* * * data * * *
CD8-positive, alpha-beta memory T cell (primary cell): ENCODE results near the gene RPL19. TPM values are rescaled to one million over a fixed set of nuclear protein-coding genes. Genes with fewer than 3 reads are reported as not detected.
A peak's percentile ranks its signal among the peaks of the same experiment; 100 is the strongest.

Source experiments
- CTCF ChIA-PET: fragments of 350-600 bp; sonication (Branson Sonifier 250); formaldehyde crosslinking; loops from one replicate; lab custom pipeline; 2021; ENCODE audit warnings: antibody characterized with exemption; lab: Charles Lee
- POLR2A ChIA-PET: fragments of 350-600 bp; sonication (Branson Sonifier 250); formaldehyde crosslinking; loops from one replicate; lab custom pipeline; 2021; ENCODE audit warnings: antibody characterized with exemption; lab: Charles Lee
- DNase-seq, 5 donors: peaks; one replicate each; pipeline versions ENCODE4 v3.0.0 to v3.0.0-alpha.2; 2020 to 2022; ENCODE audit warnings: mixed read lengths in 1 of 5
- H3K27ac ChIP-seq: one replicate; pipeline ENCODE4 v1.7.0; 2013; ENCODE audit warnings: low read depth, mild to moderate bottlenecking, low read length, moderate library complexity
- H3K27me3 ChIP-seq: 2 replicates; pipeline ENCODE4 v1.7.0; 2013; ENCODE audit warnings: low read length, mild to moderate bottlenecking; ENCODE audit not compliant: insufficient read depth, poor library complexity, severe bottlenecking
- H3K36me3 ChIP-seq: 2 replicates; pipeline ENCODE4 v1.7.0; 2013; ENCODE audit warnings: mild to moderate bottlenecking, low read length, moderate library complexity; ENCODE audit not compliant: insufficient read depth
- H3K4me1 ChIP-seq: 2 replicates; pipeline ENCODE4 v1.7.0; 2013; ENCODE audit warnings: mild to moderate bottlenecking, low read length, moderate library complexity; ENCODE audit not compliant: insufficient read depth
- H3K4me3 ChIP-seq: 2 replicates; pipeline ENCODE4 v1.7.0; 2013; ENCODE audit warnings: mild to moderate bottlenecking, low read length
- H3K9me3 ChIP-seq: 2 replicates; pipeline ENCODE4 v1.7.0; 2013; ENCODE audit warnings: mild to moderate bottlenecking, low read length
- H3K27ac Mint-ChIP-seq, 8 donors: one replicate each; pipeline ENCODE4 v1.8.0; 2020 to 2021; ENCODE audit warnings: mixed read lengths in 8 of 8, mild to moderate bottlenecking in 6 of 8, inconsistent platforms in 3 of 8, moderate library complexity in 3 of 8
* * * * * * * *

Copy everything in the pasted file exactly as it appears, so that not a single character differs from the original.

CD8-positive, alpha-beta memory T cell (primary cell): ENCODE results near the gene RPL19. TPM values are rescaled to one million over a fixed set of nuclear protein-coding genes. Genes with fewer than 3 reads are reported as not detected.
A peak's percentile ranks its signal among the peaks of the same experiment; 100 is the strongest.

Source experiments
- CTCF ChIA-PET: fragments of 350-600 bp; sonication (Branson Sonifier 250); formaldehyde crosslinking; loops from one replicate; lab custom pipeline; 2021; ENCODE audit warnings: antibody characterized with exemption; lab: Charles Lee
- POLR2A ChIA-PET: fragments of 350-600 bp; sonication (Branson Sonifier 250); formaldehyde crosslinking; loops from one replicate; lab custom pipeline; 2021; ENCODE audit warnings: antibody characterized with exemption; lab: Charles Lee
- DNase-seq, 5 donors: peaks; one replicate each; pipeline versions ENCODE4 v3.0.0 to v3.0.0-alpha.2; 2020 to 2022; ENCODE audit warnings: mixed read lengths in 1 of 5
- H3K27ac ChIP-seq: one replicate; pipeline ENCODE4 v1.7.0; 2013; ENCODE audit warnings: low read depth, mild to moderate bottlenecking, low read length, moderate library complexity
- H3K27me3 ChIP-seq: 2 replicates; pipeline ENCODE4 v1.7.0; 2013; ENCODE audit warnings: low read length, mild to moderate bottlenecking; ENCODE audit not compliant: insufficient read depth, poor library complexity, severe bottlenecking
- H3K36me3 ChIP-seq: 2 replicates; pipeline ENCODE4 v1.7.0; 2013; ENCODE audit warnings: mild to moderate bottlenecking, low read length, moderate library complexity; ENCODE audit not compliant: insufficient read depth
- H3K4me1 ChIP-seq: 2 replicates; pipeline ENCODE4 v1.7.0; 2013; ENCODE audit warnings: mild to moderate bottlenecking, low read length, moderate library complexity; ENCODE audit not compliant: insufficient read depth
- H3K4me3 ChIP-seq: 2 replicates; pipeline ENCODE4 v1.7.0; 2013; ENCODE audit warnings: mild to moderate bottlenecking, low read length
- H3K9me3 ChIP-seq: 2 replicates; pipeline ENCODE4 v1.7.0; 2013; ENCODE audit warnings: mild to moderate bottlenecking, low read length
- H3K27ac Mint-ChIP-seq, 8 donors: one replicate each; pipeline ENCODE4 v1.8.0; 2020 to 2021; ENCODE audit warnings: mixed read lengths in 8 of 8, mild to moderate bottlenecking in 6 of 8, inconsistent platforms in 3 of 8, moderate library complexity in 3 of 8